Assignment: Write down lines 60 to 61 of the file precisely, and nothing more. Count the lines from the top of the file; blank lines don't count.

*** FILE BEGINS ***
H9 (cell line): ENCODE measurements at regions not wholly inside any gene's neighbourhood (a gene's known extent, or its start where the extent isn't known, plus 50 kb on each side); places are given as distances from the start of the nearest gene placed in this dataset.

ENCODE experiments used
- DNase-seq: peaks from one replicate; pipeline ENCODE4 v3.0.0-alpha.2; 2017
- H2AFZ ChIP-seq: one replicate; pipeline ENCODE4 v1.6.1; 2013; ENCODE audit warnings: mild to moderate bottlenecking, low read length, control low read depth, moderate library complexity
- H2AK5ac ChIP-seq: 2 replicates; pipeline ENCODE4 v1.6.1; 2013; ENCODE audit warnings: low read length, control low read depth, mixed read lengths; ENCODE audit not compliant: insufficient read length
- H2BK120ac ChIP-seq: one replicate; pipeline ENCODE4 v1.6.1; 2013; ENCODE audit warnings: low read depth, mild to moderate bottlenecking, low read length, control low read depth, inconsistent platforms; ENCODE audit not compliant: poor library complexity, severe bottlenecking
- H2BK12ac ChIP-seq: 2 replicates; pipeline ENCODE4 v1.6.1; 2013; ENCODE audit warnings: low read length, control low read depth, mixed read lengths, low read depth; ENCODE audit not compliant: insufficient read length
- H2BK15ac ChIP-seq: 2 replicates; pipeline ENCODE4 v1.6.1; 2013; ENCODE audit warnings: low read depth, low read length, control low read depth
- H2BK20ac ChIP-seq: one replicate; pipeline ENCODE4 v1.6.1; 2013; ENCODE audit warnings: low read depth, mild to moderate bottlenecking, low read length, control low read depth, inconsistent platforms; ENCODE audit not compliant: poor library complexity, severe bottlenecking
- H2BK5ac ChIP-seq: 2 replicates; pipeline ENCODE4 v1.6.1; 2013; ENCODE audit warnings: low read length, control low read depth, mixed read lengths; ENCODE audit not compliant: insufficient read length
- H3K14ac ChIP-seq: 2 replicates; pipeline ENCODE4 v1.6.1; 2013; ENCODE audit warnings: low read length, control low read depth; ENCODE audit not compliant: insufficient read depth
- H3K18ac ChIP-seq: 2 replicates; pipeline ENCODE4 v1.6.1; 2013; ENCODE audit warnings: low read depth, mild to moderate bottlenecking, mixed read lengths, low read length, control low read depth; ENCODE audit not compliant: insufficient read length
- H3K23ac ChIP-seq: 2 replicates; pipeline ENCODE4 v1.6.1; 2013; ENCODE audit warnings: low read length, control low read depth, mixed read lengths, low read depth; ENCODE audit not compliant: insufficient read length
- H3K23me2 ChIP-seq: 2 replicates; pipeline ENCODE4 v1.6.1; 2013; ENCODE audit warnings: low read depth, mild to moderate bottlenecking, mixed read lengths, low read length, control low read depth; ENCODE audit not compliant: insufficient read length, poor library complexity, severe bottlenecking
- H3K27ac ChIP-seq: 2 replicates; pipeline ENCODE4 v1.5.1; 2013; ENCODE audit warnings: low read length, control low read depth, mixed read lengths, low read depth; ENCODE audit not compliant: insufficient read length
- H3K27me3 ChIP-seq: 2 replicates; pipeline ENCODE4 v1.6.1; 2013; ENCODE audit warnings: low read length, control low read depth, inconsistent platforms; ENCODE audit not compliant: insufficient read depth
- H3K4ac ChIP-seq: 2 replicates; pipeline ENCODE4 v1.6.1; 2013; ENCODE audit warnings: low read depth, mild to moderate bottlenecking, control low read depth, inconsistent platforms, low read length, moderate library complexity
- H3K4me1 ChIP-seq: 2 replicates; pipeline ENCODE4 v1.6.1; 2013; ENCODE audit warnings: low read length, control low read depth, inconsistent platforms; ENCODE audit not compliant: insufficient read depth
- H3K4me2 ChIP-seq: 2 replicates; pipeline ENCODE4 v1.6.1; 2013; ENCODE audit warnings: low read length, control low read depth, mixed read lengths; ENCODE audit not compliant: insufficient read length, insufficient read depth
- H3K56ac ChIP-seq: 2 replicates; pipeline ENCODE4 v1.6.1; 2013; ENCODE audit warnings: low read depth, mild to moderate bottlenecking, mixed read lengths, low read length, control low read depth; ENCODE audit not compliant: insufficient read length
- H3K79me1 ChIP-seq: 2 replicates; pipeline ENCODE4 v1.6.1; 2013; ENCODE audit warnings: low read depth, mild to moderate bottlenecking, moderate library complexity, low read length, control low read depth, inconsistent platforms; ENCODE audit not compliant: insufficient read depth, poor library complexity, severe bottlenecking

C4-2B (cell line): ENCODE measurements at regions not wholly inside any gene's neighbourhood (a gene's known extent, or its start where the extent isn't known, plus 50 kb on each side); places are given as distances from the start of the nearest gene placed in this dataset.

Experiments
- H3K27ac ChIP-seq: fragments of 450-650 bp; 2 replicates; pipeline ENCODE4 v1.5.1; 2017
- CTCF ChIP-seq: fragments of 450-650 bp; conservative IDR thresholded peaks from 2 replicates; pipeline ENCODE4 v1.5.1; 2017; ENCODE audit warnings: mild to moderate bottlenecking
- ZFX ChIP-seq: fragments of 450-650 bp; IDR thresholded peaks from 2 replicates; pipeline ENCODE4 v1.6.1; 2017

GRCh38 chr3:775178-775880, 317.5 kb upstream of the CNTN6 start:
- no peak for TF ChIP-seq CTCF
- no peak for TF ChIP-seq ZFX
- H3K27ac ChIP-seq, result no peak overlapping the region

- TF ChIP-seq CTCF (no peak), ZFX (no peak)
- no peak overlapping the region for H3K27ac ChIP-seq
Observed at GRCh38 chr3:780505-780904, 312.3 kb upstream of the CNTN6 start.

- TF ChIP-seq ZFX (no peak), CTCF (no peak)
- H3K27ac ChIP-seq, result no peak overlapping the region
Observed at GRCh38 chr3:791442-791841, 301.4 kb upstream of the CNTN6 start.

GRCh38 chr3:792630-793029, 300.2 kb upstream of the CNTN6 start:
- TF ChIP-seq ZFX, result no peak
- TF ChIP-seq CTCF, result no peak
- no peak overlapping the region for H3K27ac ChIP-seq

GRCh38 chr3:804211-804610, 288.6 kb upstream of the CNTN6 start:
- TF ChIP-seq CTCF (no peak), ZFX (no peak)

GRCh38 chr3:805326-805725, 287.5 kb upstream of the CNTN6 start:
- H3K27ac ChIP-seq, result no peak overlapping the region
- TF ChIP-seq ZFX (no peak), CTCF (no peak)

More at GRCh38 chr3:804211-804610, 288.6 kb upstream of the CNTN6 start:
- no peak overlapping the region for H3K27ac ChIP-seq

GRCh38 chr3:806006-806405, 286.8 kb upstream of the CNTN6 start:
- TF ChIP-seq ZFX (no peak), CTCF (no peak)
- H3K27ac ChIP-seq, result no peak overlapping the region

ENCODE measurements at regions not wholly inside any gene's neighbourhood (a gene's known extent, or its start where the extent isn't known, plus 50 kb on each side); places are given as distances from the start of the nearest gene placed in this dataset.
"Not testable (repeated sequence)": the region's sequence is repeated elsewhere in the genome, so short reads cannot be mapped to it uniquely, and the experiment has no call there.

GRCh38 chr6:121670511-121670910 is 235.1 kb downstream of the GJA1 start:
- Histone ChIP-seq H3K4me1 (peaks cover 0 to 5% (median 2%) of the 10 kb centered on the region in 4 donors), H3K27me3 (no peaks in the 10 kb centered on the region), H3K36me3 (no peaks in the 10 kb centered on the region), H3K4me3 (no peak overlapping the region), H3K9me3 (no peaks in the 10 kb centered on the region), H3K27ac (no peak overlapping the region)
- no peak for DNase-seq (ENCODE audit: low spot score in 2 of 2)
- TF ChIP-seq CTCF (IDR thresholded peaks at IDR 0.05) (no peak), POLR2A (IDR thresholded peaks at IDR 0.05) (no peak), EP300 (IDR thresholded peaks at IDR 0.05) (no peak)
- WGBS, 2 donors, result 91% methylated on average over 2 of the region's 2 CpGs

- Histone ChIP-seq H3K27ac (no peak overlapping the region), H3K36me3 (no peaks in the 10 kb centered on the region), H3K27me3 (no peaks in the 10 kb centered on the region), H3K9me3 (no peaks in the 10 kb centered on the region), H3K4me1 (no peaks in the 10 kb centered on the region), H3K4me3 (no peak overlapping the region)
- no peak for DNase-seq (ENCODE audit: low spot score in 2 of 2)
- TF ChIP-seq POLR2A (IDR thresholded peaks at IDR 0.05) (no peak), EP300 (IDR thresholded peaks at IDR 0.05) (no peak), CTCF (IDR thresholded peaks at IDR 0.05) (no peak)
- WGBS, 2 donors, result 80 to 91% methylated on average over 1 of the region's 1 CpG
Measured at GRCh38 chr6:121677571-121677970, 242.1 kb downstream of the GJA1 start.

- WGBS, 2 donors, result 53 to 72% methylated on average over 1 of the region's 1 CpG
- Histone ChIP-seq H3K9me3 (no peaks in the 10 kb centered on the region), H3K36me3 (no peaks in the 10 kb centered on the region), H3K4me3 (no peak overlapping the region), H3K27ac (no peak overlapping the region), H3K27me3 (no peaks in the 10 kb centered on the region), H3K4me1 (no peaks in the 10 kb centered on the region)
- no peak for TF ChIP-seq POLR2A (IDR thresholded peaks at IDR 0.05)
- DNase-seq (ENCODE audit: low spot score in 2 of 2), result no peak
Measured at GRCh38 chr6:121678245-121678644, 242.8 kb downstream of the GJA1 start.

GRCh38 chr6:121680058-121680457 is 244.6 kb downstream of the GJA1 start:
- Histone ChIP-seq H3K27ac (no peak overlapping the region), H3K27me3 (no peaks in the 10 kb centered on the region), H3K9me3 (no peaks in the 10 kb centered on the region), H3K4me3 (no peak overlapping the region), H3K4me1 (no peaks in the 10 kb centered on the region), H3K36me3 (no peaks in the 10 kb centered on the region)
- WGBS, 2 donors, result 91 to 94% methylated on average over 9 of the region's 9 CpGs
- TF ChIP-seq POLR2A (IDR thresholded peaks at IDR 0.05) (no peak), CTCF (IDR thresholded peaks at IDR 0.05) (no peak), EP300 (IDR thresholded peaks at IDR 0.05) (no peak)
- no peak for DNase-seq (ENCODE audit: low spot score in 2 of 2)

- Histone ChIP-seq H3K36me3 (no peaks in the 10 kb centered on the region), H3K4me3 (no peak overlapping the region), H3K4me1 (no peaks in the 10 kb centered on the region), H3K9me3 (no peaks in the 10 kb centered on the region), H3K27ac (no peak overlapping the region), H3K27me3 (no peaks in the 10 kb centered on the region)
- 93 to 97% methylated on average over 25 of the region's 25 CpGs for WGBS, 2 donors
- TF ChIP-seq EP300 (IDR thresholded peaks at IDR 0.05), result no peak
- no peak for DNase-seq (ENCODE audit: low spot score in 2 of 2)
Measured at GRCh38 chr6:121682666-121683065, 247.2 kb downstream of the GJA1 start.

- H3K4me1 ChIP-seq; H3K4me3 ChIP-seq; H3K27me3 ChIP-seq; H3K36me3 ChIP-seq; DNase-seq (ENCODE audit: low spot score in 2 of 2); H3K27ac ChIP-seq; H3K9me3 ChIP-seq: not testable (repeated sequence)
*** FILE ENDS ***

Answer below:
- TF ChIP-seq POLR2A (IDR thresholded peaks at IDR 0.05) (no peak), EP300 (IDR thresholded peaks at IDR 0.05) (no peak), CTCF (IDR thresholded peaks at IDR 0.05) (no peak)
- WGBS, 2 donors, result 80 to 91% methylated on average over 1 of the region's 1 CpG